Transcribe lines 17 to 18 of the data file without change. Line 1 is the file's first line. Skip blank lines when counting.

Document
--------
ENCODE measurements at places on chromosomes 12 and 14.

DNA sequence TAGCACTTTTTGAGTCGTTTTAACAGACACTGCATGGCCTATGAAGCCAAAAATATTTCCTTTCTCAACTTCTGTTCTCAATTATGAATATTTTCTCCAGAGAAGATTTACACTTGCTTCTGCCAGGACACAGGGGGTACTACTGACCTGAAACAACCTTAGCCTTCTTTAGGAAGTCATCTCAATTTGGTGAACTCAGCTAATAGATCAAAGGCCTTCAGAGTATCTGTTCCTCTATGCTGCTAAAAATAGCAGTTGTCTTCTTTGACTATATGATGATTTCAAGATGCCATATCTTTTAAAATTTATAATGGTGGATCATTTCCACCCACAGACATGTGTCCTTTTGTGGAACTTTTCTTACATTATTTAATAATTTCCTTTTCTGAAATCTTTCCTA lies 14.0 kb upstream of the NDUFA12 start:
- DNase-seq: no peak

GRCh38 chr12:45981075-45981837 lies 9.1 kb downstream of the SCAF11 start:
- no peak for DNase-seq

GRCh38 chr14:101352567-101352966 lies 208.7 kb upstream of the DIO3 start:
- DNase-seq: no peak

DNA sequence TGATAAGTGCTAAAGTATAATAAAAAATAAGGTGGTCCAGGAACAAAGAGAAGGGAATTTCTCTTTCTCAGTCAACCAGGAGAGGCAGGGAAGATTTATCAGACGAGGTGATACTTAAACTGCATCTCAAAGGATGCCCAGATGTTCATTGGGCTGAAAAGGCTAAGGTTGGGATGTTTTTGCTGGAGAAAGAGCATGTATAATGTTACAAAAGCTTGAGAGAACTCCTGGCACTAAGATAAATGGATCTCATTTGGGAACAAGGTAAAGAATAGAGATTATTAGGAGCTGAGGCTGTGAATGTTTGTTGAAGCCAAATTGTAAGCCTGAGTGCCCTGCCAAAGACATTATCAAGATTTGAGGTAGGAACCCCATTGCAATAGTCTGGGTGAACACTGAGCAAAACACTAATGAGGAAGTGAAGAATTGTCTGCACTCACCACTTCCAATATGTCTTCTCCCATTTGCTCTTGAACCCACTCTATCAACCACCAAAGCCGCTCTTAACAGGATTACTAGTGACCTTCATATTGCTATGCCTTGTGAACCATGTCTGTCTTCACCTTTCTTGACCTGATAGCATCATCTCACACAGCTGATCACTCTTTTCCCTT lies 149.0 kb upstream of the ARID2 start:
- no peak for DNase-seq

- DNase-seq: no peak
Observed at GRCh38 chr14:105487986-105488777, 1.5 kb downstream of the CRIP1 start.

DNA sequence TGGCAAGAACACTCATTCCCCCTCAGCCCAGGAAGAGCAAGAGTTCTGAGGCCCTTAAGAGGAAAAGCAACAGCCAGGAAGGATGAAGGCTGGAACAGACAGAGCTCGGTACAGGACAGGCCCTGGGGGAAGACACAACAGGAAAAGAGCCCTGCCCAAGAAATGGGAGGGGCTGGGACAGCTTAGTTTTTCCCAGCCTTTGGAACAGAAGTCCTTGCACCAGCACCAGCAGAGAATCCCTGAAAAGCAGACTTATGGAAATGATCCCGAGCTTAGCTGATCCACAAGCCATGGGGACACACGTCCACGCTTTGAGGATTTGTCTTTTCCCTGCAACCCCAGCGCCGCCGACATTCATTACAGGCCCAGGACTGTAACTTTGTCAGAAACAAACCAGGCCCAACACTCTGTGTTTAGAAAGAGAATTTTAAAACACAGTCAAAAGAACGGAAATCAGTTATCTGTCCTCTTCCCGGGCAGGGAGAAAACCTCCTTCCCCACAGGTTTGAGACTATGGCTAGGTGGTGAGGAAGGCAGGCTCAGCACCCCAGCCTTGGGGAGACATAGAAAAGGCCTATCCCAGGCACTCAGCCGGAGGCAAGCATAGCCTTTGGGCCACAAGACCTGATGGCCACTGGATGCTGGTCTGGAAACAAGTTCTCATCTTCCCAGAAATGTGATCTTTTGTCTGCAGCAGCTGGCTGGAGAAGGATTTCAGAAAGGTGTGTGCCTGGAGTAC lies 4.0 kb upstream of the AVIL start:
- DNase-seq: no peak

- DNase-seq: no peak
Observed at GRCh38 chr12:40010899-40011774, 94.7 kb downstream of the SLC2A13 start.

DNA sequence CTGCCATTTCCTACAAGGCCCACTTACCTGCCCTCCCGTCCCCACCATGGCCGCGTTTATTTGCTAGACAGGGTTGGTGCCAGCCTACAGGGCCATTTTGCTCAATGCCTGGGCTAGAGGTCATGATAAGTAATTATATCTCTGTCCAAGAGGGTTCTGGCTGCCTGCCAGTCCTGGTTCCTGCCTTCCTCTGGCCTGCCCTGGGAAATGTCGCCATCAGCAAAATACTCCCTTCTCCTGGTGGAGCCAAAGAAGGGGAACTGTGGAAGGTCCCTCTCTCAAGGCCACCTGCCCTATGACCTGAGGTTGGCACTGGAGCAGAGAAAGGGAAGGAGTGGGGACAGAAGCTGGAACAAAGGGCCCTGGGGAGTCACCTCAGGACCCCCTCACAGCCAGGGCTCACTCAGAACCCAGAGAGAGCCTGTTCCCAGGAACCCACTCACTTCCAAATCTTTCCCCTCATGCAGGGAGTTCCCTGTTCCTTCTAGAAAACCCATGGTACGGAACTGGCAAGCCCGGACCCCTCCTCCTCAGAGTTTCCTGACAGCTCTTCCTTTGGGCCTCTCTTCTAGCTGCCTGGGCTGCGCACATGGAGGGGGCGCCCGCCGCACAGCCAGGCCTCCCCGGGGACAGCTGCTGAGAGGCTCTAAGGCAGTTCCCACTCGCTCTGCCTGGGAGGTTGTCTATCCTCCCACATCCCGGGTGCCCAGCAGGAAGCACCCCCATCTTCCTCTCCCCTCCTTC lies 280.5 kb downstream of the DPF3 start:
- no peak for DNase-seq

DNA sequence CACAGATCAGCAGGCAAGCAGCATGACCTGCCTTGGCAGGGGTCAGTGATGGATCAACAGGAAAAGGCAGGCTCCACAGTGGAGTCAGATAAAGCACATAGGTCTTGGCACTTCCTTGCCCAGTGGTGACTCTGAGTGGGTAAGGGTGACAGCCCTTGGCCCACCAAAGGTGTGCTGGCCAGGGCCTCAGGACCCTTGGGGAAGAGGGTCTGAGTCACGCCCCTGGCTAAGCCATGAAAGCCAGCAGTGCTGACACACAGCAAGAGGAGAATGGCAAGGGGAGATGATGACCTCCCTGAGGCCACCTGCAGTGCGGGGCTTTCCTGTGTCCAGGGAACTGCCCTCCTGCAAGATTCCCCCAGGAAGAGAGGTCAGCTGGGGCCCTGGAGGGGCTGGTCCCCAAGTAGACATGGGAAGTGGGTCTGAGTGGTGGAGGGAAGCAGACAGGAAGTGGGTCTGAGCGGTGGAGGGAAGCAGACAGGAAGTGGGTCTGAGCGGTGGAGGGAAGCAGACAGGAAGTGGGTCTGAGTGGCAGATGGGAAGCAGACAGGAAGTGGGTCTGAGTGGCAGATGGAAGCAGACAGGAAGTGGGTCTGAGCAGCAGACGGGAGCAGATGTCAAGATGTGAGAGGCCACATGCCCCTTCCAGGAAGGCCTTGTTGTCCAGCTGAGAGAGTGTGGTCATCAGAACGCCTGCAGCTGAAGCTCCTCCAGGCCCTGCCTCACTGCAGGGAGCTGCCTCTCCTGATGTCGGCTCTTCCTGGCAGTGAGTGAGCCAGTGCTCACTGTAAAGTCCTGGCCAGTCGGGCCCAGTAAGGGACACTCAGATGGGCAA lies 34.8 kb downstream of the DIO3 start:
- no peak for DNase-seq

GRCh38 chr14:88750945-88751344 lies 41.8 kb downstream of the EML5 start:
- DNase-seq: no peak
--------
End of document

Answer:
- no peak for DNase-seq

DNA sequence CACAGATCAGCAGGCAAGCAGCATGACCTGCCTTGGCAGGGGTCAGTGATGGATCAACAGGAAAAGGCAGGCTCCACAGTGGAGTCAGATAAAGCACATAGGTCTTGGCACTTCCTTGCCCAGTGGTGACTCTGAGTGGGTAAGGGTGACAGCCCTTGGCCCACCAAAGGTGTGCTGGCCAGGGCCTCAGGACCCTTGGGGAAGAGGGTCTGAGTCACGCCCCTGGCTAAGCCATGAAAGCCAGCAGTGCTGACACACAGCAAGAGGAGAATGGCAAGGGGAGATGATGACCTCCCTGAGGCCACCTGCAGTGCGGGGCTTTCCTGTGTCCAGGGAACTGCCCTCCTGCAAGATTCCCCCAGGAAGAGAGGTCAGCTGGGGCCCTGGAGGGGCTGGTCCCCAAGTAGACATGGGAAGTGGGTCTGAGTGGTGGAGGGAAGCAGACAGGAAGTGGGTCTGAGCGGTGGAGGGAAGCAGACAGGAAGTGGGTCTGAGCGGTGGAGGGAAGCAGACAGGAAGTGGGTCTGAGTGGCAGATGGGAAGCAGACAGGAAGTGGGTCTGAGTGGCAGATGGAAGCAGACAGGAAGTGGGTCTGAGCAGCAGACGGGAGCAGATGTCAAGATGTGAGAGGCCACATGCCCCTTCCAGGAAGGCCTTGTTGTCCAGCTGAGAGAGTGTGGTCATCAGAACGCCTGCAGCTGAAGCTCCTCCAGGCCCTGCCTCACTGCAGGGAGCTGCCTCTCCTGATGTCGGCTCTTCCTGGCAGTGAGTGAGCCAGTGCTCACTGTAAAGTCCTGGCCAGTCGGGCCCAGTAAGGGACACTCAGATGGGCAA lies 34.8 kb downstream of the DIO3 start: